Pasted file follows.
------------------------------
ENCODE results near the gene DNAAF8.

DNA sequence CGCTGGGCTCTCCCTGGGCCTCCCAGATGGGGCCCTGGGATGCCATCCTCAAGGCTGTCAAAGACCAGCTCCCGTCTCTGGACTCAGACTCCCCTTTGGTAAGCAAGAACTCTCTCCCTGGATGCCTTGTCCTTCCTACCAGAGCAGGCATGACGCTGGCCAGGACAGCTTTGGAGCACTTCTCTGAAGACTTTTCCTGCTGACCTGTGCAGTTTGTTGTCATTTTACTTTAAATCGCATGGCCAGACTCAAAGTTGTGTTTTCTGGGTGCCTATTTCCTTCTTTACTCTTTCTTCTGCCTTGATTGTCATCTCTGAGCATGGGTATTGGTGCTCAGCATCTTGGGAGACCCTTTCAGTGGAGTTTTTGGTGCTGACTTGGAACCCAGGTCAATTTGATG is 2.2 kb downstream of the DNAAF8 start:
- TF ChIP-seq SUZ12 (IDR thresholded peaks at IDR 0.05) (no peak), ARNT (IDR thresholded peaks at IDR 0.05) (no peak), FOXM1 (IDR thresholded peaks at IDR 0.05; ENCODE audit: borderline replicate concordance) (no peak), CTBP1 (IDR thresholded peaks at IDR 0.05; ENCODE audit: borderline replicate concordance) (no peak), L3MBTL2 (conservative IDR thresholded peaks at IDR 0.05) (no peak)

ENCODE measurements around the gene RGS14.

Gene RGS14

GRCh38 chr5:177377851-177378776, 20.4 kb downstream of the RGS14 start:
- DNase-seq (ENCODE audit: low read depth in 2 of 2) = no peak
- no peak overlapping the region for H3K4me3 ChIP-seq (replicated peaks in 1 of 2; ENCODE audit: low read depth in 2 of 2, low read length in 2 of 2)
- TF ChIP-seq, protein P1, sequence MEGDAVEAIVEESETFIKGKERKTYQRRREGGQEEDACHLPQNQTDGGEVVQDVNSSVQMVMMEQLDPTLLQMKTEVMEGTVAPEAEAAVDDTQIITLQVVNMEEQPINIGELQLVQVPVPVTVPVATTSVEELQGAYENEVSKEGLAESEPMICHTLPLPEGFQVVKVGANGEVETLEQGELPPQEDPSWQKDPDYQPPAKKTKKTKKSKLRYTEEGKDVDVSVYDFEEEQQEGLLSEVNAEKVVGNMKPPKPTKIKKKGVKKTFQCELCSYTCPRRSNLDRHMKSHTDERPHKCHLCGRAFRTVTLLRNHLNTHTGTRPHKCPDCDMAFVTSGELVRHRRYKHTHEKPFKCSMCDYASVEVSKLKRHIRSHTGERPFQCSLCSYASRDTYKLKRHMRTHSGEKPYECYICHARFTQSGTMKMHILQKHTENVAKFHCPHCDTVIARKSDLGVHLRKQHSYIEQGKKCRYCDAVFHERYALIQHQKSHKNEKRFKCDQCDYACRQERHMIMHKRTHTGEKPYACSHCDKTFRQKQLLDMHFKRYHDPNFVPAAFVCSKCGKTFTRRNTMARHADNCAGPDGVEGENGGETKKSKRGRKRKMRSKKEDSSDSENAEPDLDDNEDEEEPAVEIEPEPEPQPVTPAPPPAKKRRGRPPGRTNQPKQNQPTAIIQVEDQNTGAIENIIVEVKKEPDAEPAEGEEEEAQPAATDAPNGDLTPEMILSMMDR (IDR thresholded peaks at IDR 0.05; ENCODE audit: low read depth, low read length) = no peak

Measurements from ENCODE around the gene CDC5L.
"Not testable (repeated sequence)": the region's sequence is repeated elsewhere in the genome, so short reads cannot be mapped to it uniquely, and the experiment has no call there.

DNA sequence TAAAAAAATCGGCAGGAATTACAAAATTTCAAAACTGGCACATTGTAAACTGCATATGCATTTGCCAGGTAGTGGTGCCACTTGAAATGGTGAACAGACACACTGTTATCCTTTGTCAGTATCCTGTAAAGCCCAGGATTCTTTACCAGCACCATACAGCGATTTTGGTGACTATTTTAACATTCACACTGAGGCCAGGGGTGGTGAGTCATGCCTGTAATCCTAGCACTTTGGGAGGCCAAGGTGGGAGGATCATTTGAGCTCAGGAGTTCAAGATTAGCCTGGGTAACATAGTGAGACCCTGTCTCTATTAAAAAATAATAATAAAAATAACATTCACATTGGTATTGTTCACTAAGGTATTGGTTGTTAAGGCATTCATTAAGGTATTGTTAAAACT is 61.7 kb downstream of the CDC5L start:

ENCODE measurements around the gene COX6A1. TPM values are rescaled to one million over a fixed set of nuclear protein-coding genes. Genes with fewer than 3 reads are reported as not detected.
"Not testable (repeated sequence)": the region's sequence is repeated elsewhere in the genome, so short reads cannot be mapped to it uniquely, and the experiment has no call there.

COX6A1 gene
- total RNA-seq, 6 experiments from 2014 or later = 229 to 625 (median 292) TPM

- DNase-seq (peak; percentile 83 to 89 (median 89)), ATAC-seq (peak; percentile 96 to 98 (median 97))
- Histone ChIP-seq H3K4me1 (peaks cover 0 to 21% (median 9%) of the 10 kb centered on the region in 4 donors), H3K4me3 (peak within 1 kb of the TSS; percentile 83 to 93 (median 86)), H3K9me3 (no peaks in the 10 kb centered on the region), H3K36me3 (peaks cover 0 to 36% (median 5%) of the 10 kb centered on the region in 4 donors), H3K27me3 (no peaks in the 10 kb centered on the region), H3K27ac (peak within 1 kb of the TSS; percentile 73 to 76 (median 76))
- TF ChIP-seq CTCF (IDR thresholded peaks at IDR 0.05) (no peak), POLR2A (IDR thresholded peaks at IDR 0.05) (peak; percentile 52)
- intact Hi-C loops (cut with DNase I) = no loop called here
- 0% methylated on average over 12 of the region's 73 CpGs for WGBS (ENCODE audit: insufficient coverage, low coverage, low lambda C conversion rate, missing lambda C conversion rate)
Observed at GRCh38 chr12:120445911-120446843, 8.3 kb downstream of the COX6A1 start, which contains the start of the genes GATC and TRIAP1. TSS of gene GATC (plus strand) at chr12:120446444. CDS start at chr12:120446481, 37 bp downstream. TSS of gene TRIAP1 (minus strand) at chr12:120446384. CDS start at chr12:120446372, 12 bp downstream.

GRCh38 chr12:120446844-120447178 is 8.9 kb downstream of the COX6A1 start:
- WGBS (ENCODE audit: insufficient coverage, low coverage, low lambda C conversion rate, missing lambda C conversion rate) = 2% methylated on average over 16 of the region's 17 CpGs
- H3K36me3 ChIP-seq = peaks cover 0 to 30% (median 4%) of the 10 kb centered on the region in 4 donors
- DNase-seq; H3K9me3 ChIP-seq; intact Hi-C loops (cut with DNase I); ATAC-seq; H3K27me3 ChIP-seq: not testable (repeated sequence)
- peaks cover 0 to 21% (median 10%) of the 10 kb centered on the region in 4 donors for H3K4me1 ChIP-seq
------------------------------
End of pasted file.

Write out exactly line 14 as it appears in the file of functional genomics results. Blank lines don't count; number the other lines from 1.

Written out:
"Not testable (repeated sequence)": the region's sequence is repeated elsewhere in the genome, so short reads cannot be mapped to it uniquely, and the experiment has no call there.